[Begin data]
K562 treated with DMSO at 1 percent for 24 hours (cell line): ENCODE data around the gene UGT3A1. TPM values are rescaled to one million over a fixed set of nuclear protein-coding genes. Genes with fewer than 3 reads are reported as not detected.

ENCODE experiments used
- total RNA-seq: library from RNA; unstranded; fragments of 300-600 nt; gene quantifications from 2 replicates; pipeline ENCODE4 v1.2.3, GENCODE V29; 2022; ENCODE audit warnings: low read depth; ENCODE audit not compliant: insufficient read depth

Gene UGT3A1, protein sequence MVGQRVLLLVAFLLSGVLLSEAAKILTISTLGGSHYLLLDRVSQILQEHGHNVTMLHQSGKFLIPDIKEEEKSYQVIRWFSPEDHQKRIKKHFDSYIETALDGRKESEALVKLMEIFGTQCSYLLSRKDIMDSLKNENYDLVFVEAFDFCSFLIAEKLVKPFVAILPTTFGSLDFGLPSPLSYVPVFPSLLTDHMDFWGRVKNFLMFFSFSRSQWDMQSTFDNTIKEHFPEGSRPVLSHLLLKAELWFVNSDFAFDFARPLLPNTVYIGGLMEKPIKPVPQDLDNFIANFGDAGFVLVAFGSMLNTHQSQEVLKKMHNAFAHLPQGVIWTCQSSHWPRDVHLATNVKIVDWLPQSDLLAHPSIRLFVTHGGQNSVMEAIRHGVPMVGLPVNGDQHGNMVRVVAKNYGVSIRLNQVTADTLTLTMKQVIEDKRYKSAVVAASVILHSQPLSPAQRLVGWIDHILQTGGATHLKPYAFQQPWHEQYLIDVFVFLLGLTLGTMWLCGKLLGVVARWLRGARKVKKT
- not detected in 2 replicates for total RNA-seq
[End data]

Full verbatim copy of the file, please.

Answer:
K562 treated with DMSO at 1 percent for 24 hours (cell line): ENCODE data around the gene UGT3A1. TPM values are rescaled to one million over a fixed set of nuclear protein-coding genes. Genes with fewer than 3 reads are reported as not detected.

ENCODE experiments used
- total RNA-seq: library from RNA; unstranded; fragments of 300-600 nt; gene quantifications from 2 replicates; pipeline ENCODE4 v1.2.3, GENCODE V29; 2022; ENCODE audit warnings: low read depth; ENCODE audit not compliant: insufficient read depth

Gene UGT3A1, protein sequence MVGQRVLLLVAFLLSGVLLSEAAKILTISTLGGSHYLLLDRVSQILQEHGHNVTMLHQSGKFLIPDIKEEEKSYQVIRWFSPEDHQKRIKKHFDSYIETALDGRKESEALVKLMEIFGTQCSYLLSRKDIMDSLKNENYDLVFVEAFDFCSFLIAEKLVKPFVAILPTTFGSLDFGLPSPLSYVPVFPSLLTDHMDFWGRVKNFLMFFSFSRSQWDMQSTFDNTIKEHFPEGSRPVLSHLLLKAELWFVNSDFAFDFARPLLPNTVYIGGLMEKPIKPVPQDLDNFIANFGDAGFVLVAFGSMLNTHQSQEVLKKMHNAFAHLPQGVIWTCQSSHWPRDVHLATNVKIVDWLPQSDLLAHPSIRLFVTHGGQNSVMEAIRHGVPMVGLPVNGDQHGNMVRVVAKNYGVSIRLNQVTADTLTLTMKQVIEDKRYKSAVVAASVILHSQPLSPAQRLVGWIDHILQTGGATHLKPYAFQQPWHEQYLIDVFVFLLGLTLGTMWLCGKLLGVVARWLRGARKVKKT
- not detected in 2 replicates for total RNA-seq